The Bhagavad Gita is a book of wisdom and means “the song of the blessed one”. The book was originally written as a poem sometime between fifth century B.C.E. and first century C.E. The story, which has evolved into its current publication form; the Bhagavad Gita is about two clans at war. Krishna, a character who readers later discover is God incarnate, interjects when the main character becomes so disheartened with the fighting that he lays down his weapons and refuses to fight. From that point on Krishna guides the warrior, Arjuna, and the stories of wisdom related to spiritual subject such as nonattachment, duty, and love ensue (Mitchell, 2008). The Gita, as it is sometimes called, presents experiences such as miracles, struggle through battle which most people can identify with as it relates to struggles in life, and offers the ultimate clarity that all struggle is in the mind of the one struggling. The Gita offers an approach to a spiritual practice that results in the awareness that releasing struggle from the mind and thoughts ultimately causes all struggle to simply fall away and that an enlightened person simply allows all things to come and go without worry or struggle accepting every experience as natural and necessary. Also, the Gita teaches that we are peace and that removing the thought that we are not peace is all that is needed in order to find peace (Mitchell, 2008). Krishna, through the Bhagavad Gita, teaches that goals are not the path yogis should prioritize but the truth is that “we are the goal”. Two quotes from the Bhagavad Gita presented as useful during research in relation to leaders taking action or choosing not to take action.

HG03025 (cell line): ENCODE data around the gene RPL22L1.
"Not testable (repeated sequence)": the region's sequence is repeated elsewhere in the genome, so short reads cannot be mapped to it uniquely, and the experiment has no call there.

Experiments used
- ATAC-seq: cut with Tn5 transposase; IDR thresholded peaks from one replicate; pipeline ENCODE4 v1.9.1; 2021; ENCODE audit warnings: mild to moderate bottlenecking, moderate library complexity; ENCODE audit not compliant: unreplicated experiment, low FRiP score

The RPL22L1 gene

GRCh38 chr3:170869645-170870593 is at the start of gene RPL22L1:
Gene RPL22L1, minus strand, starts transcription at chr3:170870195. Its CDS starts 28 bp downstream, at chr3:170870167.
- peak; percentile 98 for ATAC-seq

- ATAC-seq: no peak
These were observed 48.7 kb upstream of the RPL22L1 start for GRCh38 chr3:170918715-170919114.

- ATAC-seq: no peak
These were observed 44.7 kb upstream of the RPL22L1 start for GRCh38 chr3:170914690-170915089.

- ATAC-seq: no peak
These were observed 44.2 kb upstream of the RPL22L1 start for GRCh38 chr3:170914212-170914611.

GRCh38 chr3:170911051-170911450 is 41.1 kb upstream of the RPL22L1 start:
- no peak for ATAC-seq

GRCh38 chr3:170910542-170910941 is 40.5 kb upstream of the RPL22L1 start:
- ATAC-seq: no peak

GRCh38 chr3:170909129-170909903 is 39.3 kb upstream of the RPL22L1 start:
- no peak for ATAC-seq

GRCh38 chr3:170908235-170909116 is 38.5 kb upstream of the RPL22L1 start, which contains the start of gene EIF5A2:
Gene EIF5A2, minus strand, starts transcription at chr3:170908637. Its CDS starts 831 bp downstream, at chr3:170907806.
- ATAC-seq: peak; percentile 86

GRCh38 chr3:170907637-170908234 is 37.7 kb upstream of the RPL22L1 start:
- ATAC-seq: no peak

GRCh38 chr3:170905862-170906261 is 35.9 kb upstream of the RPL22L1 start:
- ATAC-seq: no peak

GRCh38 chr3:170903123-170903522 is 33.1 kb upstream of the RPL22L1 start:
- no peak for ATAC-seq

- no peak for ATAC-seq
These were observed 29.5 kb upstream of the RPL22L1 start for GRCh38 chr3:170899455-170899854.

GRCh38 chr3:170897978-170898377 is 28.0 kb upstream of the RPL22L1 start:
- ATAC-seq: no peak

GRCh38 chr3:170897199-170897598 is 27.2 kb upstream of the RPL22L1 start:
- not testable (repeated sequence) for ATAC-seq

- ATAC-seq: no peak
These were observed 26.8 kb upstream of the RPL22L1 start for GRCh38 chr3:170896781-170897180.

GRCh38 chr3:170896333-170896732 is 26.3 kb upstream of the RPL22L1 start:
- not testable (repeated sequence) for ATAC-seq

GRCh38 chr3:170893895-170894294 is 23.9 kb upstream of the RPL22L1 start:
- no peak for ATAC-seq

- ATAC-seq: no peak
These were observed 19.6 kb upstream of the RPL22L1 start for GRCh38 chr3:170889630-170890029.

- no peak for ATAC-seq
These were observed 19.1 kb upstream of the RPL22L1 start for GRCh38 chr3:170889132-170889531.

“The state reached by true knowledge is reached by yoga as well. Both paths lead to the Self; both lead to selfless action. It is hard to renounce all action without engaging in action; the sage, wholehearted in the yoga of action, soon attains freedom” (Mitchell, 2008).
“Self-possessed, resolute, act without any thought of results, open to success or failure. This equanimity is yoga” (Mitchell, 2008).
Action is not the only factor in leadership, but it is an important factor. One example of leadership action such as scheduling consistent meetings with employees to offer feedback, connection, and get input form each team member depicts the value of selfless action in the form of engaging in consistent action that serves the mission outside of self. Leaders who inspire an environment where all are team members are treated equally and are treated with respect speaks to the leadership development teaching that being open to all success and all failure on a team is an important part of the journey and in line with offering something more than individual accomplishment which can really impact the world for the better (Northouse, 2016). Leaders who study and commit to the path of yoga philosophy may find the stories in the Bhagavad Gita to be helpful in gaining a balanced perspective on when action is necessary and what action is useful depending on the situation he or she is faced with.